Asda takes legal action against small Scottish knitwear firm established in 1881 saying it cannot use McGeorge name because it is too similar to supermarket’s George clothing brand
- The supermarket giant is trying to thwart attempts by ‘McGeorge of Dumfries’
- Asda’s lawyers claim Scottish firm could be ‘free-riding’ on George’s reputation
- EU panel ruled in favour of Asda, but McGeorge is hoping to appeal decision
Asda has taken legal action against a Scottish knitwear firm in a spat over similar brand names, George and McGeorge.
The supermarket giant is trying to thwart attempts by ‘McGeorge of Dumfries’ to trademark its name because it encroaches on its own George clothing line.
Despite retailing cashmere since 1881 and worn by the likes of Steve McQueen and Grace Kelly, Asda argues McGeorge could be ‘free-riding’ on George’s reputation.
McGeorge has rubbished suggestions by Asda’s lawyers the public could confuse the two companies, stressing the stark differences in price, clientele and branding.
But the European Union Intellectual Property Office (EUIPO) has ruled in Asda’s favour and said McGeorge cannot register the trademark for clothing.
The Scottish brand, which disappeared in the 1990s but has been recently revived and operates from a Hawick mill, is contesting the decision.
Despite retailing cashmere since 1881 and worn by the likes of Steve McQueen (pictured left wearing the brand while on set for the Thomas Crown Affair), Asda argues McGeorge could be ‘free-riding’ on George’s reputation
American film actress Grace Kelly wears McGeorge of Dumfries cashmere clothing
In a witness statement to the EUIPO, McGeorge’s owner Lorenzo Borre, 51, pointed out his sweaters sold for more than £100 in high end fashion stores whereas George products were only sold at Asda for much lower prices.
He said: ‘Aside from the obvious differences between the opponent’s marks and the application, it should be abundantly clear that the consumers of my company’s products are not going to mistake one for the other.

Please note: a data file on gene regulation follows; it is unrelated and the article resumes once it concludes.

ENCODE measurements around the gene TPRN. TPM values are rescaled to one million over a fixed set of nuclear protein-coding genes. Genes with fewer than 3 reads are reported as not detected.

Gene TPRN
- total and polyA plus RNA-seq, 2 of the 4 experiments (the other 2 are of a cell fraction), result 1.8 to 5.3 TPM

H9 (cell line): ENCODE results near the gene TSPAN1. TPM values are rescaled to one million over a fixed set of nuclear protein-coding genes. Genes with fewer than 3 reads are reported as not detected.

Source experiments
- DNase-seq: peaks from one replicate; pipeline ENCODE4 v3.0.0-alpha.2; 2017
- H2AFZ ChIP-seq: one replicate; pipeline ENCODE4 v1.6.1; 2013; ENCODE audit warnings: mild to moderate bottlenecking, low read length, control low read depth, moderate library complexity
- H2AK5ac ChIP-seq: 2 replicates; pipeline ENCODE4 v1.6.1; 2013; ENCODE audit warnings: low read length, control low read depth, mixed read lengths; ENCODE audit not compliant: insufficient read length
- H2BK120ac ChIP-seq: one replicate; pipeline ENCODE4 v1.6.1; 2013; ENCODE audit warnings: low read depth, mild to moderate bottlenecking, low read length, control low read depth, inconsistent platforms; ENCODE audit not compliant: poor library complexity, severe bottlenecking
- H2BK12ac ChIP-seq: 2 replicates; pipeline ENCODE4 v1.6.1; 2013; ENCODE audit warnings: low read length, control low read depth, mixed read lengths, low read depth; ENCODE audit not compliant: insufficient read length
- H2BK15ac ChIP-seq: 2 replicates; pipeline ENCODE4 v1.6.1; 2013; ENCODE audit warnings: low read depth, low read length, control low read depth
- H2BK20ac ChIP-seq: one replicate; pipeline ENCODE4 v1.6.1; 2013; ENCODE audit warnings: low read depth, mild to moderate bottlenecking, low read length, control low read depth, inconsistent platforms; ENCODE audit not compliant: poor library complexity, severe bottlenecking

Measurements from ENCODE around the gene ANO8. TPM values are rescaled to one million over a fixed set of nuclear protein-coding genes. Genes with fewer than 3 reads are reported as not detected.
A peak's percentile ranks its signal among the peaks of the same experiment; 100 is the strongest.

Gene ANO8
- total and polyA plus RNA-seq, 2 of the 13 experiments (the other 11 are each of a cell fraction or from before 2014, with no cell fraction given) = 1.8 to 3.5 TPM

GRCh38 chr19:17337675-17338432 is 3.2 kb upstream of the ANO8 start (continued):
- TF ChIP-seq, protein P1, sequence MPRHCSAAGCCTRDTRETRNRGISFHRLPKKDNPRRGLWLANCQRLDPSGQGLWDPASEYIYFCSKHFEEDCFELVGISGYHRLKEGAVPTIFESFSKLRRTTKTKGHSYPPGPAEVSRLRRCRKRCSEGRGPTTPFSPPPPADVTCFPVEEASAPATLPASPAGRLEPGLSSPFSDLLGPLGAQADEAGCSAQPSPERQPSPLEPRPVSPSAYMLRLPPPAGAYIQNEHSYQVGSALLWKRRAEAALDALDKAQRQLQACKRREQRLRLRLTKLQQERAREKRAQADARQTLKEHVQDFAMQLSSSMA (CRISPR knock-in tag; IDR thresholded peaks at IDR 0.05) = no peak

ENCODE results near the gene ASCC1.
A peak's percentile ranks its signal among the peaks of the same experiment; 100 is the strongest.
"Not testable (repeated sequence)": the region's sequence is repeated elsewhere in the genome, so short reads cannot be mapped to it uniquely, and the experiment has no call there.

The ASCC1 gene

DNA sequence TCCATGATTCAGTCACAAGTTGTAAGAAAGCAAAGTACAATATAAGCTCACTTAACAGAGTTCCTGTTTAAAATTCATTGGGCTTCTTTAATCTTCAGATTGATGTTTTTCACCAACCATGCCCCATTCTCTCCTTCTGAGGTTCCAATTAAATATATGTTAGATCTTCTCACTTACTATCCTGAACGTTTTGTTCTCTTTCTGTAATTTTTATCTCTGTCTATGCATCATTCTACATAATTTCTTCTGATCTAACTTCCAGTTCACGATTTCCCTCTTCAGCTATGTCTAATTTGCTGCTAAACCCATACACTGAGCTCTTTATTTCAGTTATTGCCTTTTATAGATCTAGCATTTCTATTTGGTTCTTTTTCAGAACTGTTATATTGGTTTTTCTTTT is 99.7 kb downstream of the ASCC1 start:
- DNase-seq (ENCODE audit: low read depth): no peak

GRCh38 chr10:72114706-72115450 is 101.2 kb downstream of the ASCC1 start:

McGeorge has rubbished suggestions by Asda’s lawyers the public could confuse the two companies, stressing the differences branding
‘Nor will they be confused into believing there was any connection between the businesses, not least because of who the customer is, the price tag and the route to market.
‘The application is a trademark which is synonymous with the McGeorge brand, which has its roots and history in Dumfries.
‘The brand is still sought after and recognised today, with historic products retaining a higher value than the opponent’s.’
The George brand has been sold at Asda stores since 1990 and has expanded into home furnishing, kitchen and garden ranges.
Lawyers for Asda accused McGeorge of using a similar brand name to benefit from their reputation.
They said: ‘The applicant, a UK company, cannot fail to be aware of the opponent’s George brand.
‘It is clear that the mark McGeorge of Dumfries is extremely similar to George which is very well known, by virtue of extensive long-standing, wide-scale use.
‘It is clear that the applicant benefits from the from the attractiveness of the George brand, by misappropriating its reputation and goodwill.
‘Use of the mark McGeorge of Dumfries is potentially ‘free-riding’ on the goodwill of the opponent’s earlier marks.’
The George brand has been sold at Asda stores since 1990 and has expanded into home furnishing, kitchen and garden ranges
In a written decision, the EUIPO ruled there was a likelihood of confusion between the two brands.
They said: ‘In the present case, it is highly conceivable that the relevant consumer will perceive the contested sign as a sub-brand, or a variation of the earlier mark, configured in a different way according to the type of goods that it designates.
‘There is a likelihood of confusion on the part of the public. It follows that the contested trade mark must be rejected for all the contested goods.’
A spokeswoman for McGeorge declined to comment.
An Asda spokesman said: ‘George at Asda was established in 1990 and there has been a trademark on the name since then.
‘This particular ruling found that the proposed logo design was similar to ours and consumers could be confused as a result.’
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